Haas leads after first day at Masters
AUGUSTA, Ga. — With dad in his ear, Bill Haas turned in the best round of his Masters career Thursday.
Now he wants to do what his father never could — finish the job.
Haas birdied the final hole for a 4-under 68 and the opening-round lead, the first time he has broken 70 in five appearances at Augusta National.
His father, Jay, played in the Masters 22 times, with five top-10 finishes topped by a tie for third in 1995. He is staying with his son this week and providing valuable advice on the practice range.
“I never remember thinking, ‘Man, I wish I could hit this shot for my dad,’” Bill Haas said. “But I do know that there’s times I’m like, ‘I wish my dad could hit this shot for me.’”
Jay Haas never won a major despite having plenty of success on the PGA Tour.
Maybe his son can take care of that family oversight.
“I think he deserves a major in his career as good as he played,” Bill Haas said.
Defending champion Adam Scott has his major title and got off to a strong start in his quest to stay dressed in green, even with a stumble in Amen Corner.
Scott shook off a double-bogey at the par-3 12th, a tiny little hole that caused big trouble for a number of players. His tee shot caught the bank in front of the green and hopped back into Rae’s Creek.
“I had just received the most incredible ovation as I came to the 12th tee — and I hit my worst shot of the day,” Scott said. “I think that’s my first-ever trip into Rae’s Creek.”
The Aussie bounced back with a birdie at the 14th, rolled in a testy putt to save par at the 18th, and finished with a 69, one shot off the lead.
“It was a nice way to walk off, not shooting 70,” Scott said.
In contrast to Haas, it was the fifth time in his last six Augusta rounds that Scott has cracked the 60s, showing he still has the game to make a run at being the first back-to-back Masters champion since Tiger Woods in 2001 and 2002. Jack Nicklaus and Nick Faldo are the only other repeat champions.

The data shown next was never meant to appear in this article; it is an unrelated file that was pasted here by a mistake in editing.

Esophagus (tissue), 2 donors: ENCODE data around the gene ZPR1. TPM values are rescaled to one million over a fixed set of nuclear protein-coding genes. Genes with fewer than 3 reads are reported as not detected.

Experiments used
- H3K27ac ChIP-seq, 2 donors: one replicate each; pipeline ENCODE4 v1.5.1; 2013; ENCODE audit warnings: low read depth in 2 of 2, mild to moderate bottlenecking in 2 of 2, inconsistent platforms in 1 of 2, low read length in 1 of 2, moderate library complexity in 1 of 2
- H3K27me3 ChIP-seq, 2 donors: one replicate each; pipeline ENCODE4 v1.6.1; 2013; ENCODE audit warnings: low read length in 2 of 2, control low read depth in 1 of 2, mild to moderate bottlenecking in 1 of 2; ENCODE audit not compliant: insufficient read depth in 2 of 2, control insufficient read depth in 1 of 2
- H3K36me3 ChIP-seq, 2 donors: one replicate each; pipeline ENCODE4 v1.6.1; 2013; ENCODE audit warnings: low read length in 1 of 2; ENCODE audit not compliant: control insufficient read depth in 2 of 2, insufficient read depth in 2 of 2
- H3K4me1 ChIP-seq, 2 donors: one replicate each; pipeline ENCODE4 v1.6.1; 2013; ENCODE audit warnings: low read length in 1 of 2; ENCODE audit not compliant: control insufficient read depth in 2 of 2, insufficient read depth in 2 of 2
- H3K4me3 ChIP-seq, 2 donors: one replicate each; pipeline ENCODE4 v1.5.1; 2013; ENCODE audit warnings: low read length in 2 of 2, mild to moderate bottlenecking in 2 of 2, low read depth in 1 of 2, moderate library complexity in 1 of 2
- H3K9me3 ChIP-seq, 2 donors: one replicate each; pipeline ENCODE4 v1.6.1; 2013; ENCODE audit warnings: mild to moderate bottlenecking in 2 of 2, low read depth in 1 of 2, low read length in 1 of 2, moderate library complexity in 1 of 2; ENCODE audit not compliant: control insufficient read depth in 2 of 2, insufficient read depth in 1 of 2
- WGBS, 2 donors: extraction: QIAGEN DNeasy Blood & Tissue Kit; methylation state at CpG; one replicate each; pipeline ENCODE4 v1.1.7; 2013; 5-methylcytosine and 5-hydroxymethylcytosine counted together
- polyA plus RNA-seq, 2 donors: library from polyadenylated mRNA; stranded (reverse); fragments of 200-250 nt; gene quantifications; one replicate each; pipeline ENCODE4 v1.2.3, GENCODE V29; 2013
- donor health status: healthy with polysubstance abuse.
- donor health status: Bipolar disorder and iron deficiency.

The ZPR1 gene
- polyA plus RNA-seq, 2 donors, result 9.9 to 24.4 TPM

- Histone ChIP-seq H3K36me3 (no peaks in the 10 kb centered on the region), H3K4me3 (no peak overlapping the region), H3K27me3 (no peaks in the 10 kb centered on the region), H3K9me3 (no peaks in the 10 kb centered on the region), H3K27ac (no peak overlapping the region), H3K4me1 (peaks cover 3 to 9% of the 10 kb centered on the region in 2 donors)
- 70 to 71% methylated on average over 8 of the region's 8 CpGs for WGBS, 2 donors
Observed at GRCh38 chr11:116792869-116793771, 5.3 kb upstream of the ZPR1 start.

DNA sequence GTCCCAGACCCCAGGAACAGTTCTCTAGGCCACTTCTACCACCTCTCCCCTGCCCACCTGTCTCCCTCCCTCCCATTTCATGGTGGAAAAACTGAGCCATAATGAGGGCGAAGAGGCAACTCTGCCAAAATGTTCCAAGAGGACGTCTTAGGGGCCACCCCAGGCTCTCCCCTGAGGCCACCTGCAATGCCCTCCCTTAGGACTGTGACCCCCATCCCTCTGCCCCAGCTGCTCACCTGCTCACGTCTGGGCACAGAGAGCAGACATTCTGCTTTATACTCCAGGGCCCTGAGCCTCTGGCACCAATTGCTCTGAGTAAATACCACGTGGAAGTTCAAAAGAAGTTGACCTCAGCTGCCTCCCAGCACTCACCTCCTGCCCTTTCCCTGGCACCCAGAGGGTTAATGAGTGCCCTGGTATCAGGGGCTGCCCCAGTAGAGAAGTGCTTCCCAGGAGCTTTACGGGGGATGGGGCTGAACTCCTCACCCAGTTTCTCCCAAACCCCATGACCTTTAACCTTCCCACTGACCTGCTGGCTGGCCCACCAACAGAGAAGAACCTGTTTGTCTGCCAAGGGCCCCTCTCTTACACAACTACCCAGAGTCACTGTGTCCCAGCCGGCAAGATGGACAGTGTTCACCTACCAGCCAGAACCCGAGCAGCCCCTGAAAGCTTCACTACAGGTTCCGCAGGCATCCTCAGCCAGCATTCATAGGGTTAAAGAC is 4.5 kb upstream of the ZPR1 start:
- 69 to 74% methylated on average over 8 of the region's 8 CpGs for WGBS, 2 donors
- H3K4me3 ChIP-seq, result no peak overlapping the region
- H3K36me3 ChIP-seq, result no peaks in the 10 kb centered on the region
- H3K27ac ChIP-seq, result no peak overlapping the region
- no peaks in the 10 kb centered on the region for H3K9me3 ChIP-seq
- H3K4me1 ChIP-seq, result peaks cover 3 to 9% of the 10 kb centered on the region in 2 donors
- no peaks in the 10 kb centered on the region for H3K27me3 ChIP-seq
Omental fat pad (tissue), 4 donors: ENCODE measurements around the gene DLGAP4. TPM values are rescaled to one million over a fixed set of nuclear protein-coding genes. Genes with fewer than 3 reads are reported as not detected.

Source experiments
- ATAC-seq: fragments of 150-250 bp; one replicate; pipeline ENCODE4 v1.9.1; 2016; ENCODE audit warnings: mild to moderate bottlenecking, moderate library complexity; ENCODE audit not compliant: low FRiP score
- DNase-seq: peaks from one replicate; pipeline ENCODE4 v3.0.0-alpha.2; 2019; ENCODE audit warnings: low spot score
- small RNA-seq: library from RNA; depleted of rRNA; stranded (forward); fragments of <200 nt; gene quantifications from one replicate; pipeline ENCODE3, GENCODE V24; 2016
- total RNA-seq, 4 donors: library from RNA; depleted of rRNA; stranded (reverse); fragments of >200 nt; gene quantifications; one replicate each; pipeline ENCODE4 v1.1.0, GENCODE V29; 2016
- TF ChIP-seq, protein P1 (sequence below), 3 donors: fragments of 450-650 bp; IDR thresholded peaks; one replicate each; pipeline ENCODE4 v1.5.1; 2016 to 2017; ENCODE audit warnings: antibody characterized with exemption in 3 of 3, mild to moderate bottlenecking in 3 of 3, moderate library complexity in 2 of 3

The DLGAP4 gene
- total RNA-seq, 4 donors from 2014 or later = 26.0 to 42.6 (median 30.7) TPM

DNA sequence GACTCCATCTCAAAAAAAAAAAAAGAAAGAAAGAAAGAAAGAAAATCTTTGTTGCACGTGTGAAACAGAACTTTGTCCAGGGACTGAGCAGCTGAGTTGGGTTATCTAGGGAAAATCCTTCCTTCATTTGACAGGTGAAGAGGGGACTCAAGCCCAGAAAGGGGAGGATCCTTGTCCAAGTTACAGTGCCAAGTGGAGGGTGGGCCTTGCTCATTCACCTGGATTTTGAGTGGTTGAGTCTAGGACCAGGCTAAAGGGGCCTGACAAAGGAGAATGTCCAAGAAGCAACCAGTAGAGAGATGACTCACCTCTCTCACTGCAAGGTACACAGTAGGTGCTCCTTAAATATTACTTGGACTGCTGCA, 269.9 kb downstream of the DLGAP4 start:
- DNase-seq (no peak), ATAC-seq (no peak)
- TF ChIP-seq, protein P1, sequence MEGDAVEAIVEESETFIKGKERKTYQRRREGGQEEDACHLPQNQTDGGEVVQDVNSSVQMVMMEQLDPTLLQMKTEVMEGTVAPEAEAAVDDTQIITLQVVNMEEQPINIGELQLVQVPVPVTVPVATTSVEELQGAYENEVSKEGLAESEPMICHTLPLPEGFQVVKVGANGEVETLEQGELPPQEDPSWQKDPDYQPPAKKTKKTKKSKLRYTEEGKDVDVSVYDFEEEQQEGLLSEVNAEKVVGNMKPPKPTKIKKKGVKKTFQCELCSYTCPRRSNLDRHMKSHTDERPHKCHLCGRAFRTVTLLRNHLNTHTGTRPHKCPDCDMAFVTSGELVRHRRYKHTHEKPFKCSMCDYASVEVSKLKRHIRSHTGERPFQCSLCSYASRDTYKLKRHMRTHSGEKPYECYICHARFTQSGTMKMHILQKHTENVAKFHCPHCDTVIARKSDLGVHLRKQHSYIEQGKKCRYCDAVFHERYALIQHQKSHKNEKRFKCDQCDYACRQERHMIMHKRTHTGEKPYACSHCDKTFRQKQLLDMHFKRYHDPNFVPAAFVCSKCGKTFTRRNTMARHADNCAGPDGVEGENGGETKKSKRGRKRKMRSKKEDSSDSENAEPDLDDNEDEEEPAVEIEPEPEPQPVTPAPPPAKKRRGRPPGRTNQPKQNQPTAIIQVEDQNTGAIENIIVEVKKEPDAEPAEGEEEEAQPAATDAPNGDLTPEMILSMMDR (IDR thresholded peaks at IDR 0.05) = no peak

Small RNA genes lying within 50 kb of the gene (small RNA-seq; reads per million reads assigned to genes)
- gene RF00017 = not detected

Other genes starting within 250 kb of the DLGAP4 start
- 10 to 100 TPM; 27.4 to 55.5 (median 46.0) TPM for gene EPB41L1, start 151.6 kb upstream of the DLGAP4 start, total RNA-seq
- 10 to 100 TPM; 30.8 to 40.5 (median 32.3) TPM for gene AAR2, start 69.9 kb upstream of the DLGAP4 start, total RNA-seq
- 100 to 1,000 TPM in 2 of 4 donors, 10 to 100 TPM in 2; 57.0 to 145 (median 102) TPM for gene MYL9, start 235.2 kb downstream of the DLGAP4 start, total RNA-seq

If Scott finishes no worse than a tie for third place, he will take over the No. 1 spot in the world rankings for the first time in his career.
“In a sense, winning last year took the pressure off,” Scott said. “What’s the worst that can happen? I’m still a Masters champion.”
Playing in their first Masters, Jimmy Walker and Kevin Stadler of the U.S. and Sweden’s Jonas Blixt were among those shooting 70, making their way around the course just fine despite some unfamiliarity with the revered layout.
They are among a record two dozen Augusta rookies in the field, which doesn’t include four-time winner Woods, out of the game until summer as he recovers from back surgery.
The 35-year-old Walker is having a breakout year on the PGA Tour, picking up the first three victories of his career. He kept up his strong play, ripping off a run of four straight birdies starting at the 14th.
“I wasn’t thinking I was going to make four in a row,” Walker said. “But just keep hitting good shots.”
Gary Woodland and Brandt Snedeker of the U.S. also opened at 70, as did K.J. Choi of South Korea.
Stadler is part of the first father-son duo to play the Masters together. His dad, Craig, was the 1982 champion, while Kevin earned a spot in the field with his first PGA Tour victory at Phoenix.
The elder Stadler didn’t fare nearly as well as his son. Craig opened with an 82 in what he has said will likely be his farewell as a Masters competitor.
“I played like a moron,” Craig Stadler said.
Two players at 71 provided quite a contrast: 54-year-old Fred Couples and 20-year-old Jordan Spieth, who wasn’t even born when Couples won his green jacket in 1992.
Among those with afternoon tee times: Phil Mickelson, attempting to join Woods and Arnold Palmer with a fourth green jacket. But that bid got off to a rocky start when Lefty shot a triple-bogey 7 at the seventh, his worst score ever at the hole nicknamed “Pampas.”
The tournament began with Nicklaus, Palmer and Gary Player hitting ceremonial tee shots on a brisk, sunny morning. The “Big Three” combined to win 13 green jackets, including seven in a row at the start of the 1960s.
This Masters is far less predictable. Without Woods or a dominant figure in golf, it’s seen as the most wide-open tournament in years.
Day 1 did nothing to change that perception.
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